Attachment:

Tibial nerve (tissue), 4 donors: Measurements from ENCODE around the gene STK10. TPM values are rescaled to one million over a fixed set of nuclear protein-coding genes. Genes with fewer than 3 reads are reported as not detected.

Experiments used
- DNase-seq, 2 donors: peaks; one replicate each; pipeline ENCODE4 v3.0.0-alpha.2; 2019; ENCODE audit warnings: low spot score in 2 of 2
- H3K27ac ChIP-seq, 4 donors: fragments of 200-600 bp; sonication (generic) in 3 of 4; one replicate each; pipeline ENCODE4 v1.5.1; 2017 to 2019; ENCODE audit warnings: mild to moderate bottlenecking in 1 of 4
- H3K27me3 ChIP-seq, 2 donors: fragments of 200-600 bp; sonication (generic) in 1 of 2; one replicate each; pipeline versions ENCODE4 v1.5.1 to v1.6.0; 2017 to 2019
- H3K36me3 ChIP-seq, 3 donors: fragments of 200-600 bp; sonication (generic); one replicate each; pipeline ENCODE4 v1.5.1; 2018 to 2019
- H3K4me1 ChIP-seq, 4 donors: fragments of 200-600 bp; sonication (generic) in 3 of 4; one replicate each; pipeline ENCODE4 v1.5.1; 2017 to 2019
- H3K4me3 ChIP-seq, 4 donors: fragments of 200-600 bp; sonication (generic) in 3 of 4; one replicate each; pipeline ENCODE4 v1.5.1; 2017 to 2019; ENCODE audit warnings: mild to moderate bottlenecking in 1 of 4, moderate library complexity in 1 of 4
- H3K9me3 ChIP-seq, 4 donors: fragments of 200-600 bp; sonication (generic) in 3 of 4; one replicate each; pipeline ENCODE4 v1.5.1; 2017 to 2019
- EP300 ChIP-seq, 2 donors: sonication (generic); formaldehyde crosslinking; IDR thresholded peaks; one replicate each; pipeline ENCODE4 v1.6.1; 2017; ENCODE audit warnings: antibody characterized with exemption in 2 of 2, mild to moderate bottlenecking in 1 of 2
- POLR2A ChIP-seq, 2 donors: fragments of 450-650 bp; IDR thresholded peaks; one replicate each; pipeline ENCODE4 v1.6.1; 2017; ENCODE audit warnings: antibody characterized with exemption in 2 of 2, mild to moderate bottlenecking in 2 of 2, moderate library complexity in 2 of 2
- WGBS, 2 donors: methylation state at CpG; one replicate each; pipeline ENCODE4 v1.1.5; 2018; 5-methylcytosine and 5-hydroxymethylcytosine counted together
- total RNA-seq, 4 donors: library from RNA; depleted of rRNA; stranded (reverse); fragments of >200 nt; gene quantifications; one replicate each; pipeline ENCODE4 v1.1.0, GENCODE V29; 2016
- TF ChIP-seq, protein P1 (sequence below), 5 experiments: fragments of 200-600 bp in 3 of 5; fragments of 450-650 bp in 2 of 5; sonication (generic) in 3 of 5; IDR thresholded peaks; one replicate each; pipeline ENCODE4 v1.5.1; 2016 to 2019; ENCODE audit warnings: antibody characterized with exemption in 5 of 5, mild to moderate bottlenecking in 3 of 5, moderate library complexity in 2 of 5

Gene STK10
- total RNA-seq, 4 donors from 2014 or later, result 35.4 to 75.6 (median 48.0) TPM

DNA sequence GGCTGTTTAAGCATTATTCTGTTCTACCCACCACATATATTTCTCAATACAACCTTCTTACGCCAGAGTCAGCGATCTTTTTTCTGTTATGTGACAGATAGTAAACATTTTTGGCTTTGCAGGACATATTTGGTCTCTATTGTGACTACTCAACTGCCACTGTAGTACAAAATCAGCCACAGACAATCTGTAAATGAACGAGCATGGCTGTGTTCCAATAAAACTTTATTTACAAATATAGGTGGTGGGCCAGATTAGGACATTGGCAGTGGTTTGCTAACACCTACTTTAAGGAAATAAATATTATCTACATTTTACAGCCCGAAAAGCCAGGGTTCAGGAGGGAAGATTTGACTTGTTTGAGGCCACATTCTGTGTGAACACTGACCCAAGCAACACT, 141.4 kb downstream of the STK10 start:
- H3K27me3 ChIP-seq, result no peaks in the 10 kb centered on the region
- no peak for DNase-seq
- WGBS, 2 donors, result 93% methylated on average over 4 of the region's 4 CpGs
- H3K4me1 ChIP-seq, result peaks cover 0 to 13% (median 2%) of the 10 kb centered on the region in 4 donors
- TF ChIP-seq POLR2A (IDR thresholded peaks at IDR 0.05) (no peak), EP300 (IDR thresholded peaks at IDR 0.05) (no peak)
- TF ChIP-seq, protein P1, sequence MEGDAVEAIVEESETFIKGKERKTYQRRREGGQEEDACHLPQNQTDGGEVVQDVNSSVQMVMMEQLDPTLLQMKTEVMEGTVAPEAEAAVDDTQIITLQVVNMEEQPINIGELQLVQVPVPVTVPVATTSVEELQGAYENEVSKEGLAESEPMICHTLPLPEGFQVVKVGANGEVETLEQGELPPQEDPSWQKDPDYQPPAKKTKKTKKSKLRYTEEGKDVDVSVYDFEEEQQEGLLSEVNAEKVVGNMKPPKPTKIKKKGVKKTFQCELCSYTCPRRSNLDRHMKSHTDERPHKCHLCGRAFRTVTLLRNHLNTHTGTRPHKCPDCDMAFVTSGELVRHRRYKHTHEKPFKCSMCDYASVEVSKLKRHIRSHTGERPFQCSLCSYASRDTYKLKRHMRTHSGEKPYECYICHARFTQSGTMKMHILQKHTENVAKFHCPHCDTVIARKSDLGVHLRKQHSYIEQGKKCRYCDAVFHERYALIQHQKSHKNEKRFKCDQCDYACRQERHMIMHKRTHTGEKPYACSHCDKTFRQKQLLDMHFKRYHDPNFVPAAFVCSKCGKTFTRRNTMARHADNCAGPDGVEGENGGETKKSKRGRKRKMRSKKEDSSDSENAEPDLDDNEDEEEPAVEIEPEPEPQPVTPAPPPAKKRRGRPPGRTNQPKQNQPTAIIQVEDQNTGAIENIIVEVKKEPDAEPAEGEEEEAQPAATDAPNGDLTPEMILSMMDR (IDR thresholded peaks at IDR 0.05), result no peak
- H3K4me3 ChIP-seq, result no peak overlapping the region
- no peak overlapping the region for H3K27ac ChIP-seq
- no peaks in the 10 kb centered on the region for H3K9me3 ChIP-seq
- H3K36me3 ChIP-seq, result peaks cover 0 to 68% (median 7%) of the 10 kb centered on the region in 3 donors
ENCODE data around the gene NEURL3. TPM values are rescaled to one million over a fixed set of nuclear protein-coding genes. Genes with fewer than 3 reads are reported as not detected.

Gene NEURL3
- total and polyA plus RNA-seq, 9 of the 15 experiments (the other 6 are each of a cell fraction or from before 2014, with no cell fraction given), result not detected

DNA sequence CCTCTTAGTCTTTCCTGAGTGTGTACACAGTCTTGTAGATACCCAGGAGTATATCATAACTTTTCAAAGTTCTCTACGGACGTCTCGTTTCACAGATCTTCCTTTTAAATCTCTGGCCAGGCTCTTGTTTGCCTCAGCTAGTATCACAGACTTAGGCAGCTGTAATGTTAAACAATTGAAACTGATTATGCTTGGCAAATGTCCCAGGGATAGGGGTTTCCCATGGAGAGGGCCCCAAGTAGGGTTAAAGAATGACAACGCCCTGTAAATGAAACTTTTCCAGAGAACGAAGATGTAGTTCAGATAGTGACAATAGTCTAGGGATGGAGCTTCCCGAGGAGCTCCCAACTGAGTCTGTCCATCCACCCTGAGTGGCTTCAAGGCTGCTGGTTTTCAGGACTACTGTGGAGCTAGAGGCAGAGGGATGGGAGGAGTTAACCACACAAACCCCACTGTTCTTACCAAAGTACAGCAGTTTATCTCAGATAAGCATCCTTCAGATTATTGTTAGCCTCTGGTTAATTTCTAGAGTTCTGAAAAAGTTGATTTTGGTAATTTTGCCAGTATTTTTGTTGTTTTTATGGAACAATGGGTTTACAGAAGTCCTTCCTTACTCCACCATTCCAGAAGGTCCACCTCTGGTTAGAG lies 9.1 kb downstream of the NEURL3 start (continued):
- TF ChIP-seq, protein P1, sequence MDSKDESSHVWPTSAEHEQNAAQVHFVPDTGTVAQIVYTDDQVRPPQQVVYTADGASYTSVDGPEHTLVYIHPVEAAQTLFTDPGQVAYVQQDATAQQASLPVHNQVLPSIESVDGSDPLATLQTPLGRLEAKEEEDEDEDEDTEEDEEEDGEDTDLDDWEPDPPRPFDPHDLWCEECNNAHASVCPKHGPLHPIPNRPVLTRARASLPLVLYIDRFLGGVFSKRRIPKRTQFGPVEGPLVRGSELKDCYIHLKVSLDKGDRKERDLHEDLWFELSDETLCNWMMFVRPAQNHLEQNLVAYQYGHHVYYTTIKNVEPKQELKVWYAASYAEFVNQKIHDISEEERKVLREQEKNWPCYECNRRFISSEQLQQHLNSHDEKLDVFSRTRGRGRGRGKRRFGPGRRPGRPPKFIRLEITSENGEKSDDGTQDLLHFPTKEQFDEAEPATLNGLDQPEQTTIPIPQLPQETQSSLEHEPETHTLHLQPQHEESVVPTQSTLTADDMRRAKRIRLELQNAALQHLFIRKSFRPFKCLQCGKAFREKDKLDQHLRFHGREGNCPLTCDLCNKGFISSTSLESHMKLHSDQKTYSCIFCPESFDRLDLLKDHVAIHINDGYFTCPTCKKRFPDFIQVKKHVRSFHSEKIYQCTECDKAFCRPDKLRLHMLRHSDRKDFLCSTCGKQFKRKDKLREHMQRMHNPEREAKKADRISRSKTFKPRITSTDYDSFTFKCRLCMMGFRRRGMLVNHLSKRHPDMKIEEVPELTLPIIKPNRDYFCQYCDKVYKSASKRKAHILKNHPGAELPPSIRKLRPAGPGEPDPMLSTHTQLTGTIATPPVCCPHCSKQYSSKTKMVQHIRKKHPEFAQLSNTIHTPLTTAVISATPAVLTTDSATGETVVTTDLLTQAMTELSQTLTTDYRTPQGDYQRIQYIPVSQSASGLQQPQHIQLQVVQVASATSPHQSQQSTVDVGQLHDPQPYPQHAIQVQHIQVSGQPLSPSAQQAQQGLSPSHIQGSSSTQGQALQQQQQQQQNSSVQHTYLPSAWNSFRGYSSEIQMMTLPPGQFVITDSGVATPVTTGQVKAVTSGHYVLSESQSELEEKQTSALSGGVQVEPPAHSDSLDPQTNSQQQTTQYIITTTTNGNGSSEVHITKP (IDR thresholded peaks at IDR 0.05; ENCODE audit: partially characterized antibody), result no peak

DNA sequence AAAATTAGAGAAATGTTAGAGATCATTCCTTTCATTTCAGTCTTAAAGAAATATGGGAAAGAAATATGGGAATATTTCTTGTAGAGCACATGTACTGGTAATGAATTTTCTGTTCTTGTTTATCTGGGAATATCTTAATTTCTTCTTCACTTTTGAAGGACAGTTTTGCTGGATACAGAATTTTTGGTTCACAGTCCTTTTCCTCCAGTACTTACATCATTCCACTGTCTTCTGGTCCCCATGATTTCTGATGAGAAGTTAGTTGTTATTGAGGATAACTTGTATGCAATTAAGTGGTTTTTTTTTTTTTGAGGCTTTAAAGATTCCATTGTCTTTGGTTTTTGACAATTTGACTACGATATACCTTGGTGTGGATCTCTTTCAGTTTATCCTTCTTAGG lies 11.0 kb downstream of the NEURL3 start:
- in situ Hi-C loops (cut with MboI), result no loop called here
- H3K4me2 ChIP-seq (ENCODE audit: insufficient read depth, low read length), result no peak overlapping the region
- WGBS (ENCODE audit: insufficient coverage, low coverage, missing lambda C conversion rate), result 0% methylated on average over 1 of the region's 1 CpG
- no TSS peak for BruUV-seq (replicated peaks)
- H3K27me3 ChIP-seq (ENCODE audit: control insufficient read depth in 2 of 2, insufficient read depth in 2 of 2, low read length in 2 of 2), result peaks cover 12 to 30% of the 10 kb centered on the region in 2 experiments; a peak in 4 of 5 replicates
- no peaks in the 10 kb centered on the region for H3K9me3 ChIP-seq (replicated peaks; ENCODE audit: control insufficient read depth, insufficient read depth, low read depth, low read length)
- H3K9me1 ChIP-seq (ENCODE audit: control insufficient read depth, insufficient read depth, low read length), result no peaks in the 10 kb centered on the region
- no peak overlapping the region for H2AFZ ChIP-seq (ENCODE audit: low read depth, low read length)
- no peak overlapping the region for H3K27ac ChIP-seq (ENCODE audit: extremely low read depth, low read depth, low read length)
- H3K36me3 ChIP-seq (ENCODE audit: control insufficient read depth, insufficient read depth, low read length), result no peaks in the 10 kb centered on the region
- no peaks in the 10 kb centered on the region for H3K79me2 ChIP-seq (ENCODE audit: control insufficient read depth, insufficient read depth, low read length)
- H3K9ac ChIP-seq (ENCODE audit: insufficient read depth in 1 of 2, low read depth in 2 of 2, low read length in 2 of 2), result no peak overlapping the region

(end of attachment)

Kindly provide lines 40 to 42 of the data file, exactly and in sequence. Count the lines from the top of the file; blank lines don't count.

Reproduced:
- H3K9me1 ChIP-seq (ENCODE audit: control insufficient read depth, insufficient read depth, low read length), result no peaks in the 10 kb centered on the region
- no peak overlapping the region for H2AFZ ChIP-seq (ENCODE audit: low read depth, low read length)
- no peak overlapping the region for H3K27ac ChIP-seq (ENCODE audit: extremely low read depth, low read depth, low read length)